Action item: Join your library. Most offer free memberships and a variety of items you can borrow at no cost.

22. Visit parks. My wife and I love to go hiking and our children also love getting out and enjoying the weather. We have 2 great parks nearby that we visit often. We get great exercise and the only costs to us is the gas to drive there.

Action item: Look into the free parks, nature preserves, and other free activities in your local area.

23. Manage your paid subscriptions. We don’t get the newspaper or magazines since almost everything we want can be found on-line for free. There are other subscriptions we pay for, such as Amazon Prime, which I feel is one of the best deals out there for savvy consumers. Some times adding a paid monthly subscription can actually help you save money. For example, you may find that a streaming video subscription will make it easier for you to cancel cable TV. At around $10 per month, you could end up saving $40 or more per month, which adds up quickly. Want more info? Here is a Netflix review, and a free trial offer.

Bonus tip: Stop receiving junk mail. You can choose to opt out of credit card offers, and you can also have your name and address removed from advertisers’ mailing lists (junk mail). You save time and clutter on your end, and fewer resources are used.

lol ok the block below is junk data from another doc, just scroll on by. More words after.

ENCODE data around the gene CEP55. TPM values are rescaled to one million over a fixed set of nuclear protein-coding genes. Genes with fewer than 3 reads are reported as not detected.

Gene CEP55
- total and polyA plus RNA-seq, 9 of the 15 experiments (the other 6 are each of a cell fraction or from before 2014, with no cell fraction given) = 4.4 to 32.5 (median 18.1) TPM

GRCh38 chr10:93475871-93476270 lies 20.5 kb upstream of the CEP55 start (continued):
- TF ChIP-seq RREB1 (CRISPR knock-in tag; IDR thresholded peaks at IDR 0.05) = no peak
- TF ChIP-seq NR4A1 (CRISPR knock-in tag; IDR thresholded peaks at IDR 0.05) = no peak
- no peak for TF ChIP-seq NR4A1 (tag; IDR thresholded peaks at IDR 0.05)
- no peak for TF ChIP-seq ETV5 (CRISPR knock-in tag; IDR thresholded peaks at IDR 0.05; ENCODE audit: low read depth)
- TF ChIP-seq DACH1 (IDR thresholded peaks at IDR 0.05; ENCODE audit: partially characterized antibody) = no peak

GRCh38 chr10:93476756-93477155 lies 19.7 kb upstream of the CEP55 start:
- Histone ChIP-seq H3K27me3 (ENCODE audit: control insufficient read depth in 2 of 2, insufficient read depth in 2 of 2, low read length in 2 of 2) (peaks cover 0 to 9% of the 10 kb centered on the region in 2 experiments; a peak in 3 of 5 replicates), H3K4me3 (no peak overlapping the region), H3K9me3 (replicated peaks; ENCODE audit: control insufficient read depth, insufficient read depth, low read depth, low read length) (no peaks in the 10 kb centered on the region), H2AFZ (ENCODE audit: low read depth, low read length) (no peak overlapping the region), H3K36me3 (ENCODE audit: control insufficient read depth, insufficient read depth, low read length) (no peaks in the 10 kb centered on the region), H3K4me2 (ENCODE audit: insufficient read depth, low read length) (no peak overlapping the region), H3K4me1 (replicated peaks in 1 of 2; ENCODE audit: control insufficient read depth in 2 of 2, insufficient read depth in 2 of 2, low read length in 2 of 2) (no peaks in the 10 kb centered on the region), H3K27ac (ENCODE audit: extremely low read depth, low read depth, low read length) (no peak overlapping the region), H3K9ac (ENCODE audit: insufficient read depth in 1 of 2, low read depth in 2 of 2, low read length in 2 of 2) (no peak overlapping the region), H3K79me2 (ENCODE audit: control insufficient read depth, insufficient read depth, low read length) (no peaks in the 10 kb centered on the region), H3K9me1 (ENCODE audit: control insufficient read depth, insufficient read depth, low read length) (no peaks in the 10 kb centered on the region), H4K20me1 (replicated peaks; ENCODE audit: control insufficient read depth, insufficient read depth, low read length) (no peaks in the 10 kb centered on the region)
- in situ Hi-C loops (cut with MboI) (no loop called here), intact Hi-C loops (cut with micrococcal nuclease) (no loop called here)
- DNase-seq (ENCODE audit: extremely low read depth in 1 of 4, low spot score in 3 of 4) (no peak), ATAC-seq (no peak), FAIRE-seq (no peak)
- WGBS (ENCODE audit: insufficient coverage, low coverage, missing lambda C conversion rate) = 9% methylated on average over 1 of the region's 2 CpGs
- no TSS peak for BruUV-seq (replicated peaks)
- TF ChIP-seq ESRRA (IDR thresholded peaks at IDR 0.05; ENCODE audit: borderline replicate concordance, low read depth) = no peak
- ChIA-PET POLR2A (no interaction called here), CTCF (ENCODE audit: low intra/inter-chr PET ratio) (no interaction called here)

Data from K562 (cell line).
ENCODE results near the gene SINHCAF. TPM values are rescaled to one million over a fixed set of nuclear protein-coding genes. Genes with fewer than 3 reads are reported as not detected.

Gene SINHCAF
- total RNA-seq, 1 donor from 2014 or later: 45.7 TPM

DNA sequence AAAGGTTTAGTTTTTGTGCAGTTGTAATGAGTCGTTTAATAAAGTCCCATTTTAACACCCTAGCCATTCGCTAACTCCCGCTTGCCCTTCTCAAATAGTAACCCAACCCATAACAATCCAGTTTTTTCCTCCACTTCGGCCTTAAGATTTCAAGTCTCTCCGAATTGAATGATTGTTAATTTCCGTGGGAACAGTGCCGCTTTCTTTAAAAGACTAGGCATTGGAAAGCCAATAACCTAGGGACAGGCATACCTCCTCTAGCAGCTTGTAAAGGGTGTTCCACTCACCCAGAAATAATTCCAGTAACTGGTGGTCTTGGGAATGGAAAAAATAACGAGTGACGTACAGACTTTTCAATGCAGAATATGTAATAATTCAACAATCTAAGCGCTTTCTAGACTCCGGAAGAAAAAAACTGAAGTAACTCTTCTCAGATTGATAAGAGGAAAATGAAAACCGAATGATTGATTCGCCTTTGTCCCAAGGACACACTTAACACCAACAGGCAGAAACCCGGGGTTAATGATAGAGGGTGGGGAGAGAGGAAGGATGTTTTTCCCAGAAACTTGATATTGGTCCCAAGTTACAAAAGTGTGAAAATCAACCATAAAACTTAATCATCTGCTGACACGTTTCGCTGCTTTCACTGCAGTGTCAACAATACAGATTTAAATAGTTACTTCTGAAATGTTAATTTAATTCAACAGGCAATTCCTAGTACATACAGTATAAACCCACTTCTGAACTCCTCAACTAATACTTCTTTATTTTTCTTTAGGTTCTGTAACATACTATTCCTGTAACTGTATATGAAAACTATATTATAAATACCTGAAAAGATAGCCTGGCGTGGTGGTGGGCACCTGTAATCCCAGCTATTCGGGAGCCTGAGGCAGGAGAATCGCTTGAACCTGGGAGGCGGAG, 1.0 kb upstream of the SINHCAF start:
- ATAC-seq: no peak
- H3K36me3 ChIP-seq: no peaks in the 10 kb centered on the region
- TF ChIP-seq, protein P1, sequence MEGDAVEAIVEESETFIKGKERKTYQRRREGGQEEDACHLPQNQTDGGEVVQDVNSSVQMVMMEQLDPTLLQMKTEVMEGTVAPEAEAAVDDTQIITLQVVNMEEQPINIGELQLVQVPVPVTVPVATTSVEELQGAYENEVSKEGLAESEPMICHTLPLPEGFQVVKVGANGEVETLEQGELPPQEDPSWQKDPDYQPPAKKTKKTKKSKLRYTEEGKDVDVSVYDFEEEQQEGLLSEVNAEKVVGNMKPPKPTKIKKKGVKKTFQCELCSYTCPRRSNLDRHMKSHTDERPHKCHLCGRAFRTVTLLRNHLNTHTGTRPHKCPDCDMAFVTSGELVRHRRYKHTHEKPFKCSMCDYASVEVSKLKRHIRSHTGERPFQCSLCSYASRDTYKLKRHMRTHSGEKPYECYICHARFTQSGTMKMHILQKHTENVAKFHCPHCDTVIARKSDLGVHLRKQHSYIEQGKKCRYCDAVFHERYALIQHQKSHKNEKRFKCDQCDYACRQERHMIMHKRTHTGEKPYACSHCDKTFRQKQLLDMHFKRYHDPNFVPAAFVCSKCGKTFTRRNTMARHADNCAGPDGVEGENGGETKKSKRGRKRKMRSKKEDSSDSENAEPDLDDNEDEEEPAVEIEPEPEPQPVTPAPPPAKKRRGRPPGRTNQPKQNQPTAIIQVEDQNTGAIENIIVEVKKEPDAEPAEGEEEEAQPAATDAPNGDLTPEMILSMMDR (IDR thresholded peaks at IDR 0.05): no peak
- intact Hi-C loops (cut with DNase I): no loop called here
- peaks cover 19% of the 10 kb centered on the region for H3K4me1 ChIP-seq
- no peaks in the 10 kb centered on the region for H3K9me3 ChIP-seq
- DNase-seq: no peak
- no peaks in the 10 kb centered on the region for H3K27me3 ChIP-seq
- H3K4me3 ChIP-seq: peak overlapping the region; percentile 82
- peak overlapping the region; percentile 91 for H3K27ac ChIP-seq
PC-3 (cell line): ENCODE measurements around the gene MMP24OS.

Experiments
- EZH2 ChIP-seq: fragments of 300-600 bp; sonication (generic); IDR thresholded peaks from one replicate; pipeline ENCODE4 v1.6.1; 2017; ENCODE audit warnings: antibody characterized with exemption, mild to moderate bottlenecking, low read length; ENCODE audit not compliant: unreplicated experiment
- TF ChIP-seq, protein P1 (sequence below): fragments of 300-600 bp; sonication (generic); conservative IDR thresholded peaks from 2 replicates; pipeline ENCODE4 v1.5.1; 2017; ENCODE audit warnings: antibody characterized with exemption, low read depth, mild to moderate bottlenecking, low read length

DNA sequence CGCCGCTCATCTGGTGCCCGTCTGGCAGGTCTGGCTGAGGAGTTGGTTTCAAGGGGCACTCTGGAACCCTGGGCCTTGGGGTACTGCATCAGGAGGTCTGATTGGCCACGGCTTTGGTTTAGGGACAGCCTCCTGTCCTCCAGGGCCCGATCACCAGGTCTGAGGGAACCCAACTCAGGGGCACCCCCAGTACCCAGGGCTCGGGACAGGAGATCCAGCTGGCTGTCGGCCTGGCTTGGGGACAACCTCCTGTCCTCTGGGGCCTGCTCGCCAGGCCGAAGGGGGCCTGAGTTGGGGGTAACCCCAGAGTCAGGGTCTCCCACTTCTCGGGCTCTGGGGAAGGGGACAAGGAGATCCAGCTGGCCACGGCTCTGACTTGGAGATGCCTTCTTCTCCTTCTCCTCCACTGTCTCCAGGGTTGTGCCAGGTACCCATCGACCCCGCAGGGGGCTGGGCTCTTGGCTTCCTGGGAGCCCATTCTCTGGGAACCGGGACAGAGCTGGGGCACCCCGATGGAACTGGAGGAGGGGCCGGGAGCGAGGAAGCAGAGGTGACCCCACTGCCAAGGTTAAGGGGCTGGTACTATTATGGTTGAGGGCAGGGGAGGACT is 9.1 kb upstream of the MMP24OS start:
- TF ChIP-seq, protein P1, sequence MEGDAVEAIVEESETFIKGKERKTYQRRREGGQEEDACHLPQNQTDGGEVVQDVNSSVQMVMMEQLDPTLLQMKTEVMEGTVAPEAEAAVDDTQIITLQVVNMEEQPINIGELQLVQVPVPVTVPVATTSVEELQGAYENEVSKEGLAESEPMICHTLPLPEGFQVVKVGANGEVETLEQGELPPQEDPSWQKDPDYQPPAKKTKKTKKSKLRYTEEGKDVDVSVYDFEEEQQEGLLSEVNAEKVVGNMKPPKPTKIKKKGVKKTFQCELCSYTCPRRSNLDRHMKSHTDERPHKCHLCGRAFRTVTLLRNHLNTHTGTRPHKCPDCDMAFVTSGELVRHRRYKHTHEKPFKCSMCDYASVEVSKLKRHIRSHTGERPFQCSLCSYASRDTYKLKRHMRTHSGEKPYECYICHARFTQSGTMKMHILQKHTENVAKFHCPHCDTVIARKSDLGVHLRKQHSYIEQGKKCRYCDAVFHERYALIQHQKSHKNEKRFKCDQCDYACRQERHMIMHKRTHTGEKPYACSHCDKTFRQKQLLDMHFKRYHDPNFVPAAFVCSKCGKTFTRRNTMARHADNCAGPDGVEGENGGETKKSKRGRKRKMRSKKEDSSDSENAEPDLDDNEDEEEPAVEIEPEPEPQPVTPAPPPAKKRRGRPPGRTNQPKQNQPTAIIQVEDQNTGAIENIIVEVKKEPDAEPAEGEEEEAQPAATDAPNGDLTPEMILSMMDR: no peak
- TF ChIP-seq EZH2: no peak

Action item: Review each paid subscription you have and determine if you need it, or if you can get a free or less expensive option.

Take Care of Things

Pride in ownership goes a long way to helping you save money. Performing seasonal maintenance around your home, doing your own home improvement projects, and doing scheduled maintenance on your vehicles and other items makes them last longer and saves you money.

24. Take care of things. I treat items I own with respect and I take good care of them. This includes doing things such as cleaning our house, washing our cars, cleaning and maintaining computers and appliances, and polishing shoes. Things last much longer when you take good care of them.

Action item: Stay on top of scheduled maintenance such as oil changes, filter changes for your car and house, etc. Clean and service items when necessary.

25. Home improvement and car repairs. Once upon a time, I was an aircraft mechanic in the USAF, so I am fairly handy with tools. I am comfortable repairing most items around the house, and I always attempt to repair problems before calling a professional. However, I am not afraid to hire out anything dangerous or that I don’t have the tools or knowledge to do (usually electrical or plumbing). The same goes with car maintenance and repairs. Stay on top of maintenance like tuneups and oil changes, and your car will run more efficiently, last longer, and cost less to maintain.